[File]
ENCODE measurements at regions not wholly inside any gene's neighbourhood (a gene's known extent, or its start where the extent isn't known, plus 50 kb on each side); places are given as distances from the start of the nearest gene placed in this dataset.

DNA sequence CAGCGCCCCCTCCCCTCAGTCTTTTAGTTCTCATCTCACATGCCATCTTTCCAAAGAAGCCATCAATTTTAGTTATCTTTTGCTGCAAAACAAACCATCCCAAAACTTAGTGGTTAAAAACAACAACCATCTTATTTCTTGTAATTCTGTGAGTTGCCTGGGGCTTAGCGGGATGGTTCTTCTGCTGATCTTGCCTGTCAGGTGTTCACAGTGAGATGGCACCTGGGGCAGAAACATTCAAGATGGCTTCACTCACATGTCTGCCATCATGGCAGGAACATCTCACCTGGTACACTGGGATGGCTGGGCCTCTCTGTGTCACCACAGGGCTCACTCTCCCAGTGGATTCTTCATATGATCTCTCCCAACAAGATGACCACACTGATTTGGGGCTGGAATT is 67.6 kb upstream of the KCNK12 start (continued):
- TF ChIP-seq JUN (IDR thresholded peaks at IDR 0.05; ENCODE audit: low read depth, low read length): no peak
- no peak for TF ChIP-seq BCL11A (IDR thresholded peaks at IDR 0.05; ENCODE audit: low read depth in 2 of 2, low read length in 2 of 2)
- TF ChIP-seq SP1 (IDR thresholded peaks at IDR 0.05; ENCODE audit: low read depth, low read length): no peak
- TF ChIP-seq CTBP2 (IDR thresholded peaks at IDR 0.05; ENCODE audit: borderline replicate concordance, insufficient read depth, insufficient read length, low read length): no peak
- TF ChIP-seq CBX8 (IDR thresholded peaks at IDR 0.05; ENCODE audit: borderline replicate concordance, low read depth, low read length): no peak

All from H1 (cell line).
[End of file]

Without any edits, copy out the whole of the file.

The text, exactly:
ENCODE measurements at regions not wholly inside any gene's neighbourhood (a gene's known extent, or its start where the extent isn't known, plus 50 kb on each side); places are given as distances from the start of the nearest gene placed in this dataset.

DNA sequence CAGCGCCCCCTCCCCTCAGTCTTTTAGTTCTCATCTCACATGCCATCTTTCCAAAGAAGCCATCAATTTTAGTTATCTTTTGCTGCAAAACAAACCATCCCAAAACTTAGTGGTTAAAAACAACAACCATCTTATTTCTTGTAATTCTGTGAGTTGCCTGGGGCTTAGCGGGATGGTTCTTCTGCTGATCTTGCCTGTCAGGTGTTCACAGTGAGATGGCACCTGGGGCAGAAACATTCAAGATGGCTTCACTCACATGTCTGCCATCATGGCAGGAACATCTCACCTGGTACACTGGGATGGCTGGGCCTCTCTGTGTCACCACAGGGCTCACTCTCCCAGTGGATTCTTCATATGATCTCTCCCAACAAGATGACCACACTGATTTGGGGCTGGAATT is 67.6 kb upstream of the KCNK12 start (continued):
- TF ChIP-seq JUN (IDR thresholded peaks at IDR 0.05; ENCODE audit: low read depth, low read length): no peak
- no peak for TF ChIP-seq BCL11A (IDR thresholded peaks at IDR 0.05; ENCODE audit: low read depth in 2 of 2, low read length in 2 of 2)
- TF ChIP-seq SP1 (IDR thresholded peaks at IDR 0.05; ENCODE audit: low read depth, low read length): no peak
- TF ChIP-seq CTBP2 (IDR thresholded peaks at IDR 0.05; ENCODE audit: borderline replicate concordance, insufficient read depth, insufficient read length, low read length): no peak
- TF ChIP-seq CBX8 (IDR thresholded peaks at IDR 0.05; ENCODE audit: borderline replicate concordance, low read depth, low read length): no peak

All from H1 (cell line).